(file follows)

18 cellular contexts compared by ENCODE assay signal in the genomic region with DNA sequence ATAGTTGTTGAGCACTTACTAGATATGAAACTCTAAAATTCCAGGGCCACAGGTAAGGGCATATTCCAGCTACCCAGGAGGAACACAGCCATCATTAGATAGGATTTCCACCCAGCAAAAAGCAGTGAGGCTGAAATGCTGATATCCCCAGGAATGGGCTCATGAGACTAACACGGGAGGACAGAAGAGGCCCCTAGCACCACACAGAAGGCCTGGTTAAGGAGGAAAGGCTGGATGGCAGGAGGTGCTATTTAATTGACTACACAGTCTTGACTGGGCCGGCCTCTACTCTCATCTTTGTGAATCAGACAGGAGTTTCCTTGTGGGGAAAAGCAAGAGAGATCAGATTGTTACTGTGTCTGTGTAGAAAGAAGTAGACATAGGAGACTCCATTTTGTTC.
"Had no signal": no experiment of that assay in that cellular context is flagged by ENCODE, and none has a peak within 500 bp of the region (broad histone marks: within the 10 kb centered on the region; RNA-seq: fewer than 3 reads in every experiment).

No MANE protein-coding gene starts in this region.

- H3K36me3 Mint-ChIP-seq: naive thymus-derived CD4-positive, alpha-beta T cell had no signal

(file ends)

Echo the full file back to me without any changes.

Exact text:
18 cellular contexts compared by ENCODE assay signal in the genomic region with DNA sequence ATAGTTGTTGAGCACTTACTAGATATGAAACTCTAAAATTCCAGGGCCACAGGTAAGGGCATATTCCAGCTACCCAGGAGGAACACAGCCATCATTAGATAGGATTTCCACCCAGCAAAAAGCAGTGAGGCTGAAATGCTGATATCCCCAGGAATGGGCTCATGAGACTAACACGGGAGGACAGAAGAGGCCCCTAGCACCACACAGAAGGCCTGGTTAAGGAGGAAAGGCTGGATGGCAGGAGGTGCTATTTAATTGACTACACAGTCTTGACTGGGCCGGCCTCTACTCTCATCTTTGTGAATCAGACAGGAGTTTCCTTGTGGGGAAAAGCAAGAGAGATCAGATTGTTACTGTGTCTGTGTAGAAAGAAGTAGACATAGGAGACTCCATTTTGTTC.
"Had no signal": no experiment of that assay in that cellular context is flagged by ENCODE, and none has a peak within 500 bp of the region (broad histone marks: within the 10 kb centered on the region; RNA-seq: fewer than 3 reads in every experiment).

No MANE protein-coding gene starts in this region.

- H3K36me3 Mint-ChIP-seq: naive thymus-derived CD4-positive, alpha-beta T cell had no signal